Caddy pushes uphill

STIRLING councillor Karen Caddy is fighting a losing battle to become the Liberal candidate for Stirling at the looming federal election.

Under WA Liberal Party rules a candidate must have been a member for at least 30 days before nominating, but Ms Caddy only signed up on January 25, the same day of Stirling MP Michael Keenan’s shock announcement he wouldn’t be re-contesting the seat.

Ms Caddy says she is a dyed-in-the-wool Blue and is calling for special dispensation before nominations close on February 15.

“I have been an active Liberal supporter for many years, regularly attending fundraisers and supporting my local members with their election campaigns,” she says.

“I was in discussions with my local branches about joining up, but simply hadn’t gotten around to doing so.

“I have lived in Stirling for 25 years and served the Stirling community for five years as their local councillor.

“I am committed to this community and I want to be sure that we have a strong local voice in Canberra–someone who will stand up for our values and address our challenges.”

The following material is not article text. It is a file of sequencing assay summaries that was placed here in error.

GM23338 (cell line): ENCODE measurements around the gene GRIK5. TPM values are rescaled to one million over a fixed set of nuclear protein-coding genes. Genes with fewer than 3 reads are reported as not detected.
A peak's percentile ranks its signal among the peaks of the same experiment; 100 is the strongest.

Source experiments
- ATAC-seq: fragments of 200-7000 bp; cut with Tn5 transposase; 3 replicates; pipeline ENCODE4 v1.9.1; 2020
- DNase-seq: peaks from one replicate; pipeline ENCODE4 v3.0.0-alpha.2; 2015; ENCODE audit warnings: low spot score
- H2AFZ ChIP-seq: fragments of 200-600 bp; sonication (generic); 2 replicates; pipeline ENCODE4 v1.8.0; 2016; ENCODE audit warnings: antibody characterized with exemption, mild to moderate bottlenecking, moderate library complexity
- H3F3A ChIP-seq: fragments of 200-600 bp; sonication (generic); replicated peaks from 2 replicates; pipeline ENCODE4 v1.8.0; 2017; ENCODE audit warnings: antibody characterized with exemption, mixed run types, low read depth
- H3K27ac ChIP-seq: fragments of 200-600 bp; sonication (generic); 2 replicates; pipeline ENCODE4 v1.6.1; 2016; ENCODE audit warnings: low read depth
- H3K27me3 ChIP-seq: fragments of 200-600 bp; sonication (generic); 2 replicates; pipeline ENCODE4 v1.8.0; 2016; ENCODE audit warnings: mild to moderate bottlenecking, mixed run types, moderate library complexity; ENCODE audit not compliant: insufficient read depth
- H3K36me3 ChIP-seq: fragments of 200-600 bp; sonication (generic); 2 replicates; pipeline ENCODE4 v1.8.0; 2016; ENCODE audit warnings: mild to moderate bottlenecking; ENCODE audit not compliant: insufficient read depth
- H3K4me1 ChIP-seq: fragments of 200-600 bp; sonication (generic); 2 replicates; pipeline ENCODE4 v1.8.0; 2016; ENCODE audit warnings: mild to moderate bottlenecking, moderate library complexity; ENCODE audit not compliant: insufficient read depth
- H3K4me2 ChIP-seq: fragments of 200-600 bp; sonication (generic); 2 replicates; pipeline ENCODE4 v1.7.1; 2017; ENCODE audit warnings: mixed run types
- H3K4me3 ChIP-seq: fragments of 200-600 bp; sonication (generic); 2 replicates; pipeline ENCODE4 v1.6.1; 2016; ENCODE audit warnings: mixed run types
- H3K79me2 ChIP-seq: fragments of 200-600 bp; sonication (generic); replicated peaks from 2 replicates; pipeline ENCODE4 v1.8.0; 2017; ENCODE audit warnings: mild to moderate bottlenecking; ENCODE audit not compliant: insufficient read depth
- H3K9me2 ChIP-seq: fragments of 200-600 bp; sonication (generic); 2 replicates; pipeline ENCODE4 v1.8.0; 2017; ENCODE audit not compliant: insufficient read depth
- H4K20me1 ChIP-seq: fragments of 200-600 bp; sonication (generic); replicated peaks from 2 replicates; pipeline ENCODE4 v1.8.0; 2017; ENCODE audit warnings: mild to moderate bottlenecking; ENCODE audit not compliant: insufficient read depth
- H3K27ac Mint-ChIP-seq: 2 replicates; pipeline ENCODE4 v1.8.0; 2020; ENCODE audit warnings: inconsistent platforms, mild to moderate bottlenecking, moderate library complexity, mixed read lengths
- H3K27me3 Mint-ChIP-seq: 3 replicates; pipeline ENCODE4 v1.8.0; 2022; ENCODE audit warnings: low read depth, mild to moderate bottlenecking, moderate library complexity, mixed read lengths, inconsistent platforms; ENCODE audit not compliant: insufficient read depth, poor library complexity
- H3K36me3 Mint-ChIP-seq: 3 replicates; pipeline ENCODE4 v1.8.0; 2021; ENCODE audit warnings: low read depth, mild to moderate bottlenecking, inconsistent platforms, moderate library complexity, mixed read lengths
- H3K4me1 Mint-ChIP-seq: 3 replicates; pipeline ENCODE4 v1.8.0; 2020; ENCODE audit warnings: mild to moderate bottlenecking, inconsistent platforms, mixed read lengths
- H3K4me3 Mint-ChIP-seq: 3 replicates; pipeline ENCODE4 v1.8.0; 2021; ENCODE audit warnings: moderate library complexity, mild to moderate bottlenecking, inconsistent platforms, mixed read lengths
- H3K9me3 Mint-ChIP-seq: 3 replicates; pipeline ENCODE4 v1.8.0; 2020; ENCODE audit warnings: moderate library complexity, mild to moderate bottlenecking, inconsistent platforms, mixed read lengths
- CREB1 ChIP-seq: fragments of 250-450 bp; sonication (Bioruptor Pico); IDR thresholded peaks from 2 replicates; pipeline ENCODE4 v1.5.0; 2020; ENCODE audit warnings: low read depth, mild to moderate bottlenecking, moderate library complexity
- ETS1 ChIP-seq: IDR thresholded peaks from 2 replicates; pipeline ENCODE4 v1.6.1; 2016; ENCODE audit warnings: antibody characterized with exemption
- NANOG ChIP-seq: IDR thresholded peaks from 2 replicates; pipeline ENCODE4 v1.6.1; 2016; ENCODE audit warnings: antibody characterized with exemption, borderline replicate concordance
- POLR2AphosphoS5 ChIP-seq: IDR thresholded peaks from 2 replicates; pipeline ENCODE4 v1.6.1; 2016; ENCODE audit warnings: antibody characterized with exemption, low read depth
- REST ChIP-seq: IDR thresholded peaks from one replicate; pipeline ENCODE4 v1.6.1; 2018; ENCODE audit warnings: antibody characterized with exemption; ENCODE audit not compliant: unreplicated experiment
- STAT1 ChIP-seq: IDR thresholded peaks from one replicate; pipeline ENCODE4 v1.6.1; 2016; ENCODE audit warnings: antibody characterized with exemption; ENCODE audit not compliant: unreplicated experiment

Slim

But the Voice understands her chances of being nominated are slim, with the WA Liberal Party’s constitution forbidding the reduction of the 30-day provisional membership.

Other likely nominees include Michelle Sutherland, state president of the WA Liberal Women’s Council and a Bayswater councillor; Joanne Quinn, a corporate lawyer who is general counsel for Edith Cowan University, and Vince Connelly, Stirling division vice-president and staffer to Curtin MP Julie Bishop.

“There have been a number of highly credible and strong potential candidates expressing an interest in contesting the seat of Stirling for the Liberal Party,” said WA Liberal Party state director Sam Calabrese.

Mr Keenan has been the Liberal member for Stirling for almost 15 years, but his wife gave birth to their fourth child last year and he said he was stepping down to spend more time with his family.

During his tenure he increased the seat’s Liberal margin from two to six per cent, but commentators say without an incumbent, Labor have a chance of winning Stirling at this year’s election.

by STEPHEN POLLOCK

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